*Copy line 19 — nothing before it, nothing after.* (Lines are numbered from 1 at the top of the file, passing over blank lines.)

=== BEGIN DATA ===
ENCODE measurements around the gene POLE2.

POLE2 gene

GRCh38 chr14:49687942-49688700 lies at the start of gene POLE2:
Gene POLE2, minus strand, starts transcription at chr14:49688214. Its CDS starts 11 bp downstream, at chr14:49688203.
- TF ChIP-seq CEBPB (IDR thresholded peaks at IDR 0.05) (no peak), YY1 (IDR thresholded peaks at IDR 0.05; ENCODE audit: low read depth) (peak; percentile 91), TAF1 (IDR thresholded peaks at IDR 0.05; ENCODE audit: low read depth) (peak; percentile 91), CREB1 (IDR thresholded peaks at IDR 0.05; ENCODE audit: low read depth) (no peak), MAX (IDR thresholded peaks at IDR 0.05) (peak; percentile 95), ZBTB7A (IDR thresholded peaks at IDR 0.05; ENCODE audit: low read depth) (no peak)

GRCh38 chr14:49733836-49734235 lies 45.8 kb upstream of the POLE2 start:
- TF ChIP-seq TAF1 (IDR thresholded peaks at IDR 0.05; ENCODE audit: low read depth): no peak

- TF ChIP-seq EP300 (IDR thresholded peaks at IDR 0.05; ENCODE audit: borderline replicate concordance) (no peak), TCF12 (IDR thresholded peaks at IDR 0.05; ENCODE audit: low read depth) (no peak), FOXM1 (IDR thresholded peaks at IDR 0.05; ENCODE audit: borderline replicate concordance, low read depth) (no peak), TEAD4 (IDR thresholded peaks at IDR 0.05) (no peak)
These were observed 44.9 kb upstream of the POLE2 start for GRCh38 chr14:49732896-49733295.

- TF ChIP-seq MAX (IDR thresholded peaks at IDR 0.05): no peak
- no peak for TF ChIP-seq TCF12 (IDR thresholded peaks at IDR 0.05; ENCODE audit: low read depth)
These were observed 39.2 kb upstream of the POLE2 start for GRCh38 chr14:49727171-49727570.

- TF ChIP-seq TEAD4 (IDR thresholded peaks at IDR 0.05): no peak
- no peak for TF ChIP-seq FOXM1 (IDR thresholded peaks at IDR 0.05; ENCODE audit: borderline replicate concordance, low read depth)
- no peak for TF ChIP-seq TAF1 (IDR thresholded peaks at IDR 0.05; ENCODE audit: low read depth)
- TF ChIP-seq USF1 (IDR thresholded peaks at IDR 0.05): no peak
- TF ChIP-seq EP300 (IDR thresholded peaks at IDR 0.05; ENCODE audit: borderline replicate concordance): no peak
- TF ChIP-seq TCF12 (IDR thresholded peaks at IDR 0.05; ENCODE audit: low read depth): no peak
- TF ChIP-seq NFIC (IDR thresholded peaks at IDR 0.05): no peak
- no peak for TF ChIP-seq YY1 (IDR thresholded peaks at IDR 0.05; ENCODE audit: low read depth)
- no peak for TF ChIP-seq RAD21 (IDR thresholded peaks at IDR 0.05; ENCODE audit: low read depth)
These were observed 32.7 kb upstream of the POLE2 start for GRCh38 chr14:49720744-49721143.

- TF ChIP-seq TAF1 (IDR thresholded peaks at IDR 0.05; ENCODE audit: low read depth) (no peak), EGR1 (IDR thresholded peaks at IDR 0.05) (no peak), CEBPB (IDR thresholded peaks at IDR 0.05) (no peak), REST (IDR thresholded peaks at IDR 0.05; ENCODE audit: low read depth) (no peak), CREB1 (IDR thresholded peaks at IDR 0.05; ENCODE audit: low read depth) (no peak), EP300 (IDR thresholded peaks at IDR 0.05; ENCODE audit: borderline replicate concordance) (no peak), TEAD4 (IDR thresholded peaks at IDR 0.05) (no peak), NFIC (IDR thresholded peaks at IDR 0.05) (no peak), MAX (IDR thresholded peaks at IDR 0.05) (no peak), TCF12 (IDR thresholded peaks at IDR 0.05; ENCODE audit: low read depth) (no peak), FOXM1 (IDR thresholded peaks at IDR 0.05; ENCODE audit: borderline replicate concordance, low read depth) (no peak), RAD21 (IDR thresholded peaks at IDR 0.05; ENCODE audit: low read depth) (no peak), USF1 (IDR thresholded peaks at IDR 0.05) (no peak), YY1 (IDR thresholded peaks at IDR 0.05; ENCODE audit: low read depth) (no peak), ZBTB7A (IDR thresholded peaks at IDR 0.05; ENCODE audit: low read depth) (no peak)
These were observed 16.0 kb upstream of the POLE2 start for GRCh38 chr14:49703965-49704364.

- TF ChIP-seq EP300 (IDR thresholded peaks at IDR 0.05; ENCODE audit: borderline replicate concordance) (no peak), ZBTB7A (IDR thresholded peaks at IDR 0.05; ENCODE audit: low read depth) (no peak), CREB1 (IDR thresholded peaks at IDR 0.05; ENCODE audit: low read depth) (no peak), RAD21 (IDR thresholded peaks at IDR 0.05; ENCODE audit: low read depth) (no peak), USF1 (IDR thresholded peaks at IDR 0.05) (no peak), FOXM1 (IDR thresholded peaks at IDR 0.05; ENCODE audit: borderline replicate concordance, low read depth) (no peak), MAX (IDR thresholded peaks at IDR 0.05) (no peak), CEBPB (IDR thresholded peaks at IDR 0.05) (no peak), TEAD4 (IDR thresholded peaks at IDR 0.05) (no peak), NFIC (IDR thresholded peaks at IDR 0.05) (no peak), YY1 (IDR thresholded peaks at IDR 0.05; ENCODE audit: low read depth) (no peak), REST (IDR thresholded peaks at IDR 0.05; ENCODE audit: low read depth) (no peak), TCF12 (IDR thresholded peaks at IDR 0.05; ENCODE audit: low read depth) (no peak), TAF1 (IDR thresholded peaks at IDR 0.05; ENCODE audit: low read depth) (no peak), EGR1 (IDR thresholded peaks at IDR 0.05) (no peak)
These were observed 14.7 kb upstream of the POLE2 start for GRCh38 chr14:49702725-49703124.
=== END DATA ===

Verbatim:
- TF ChIP-seq NFIC (IDR thresholded peaks at IDR 0.05): no peak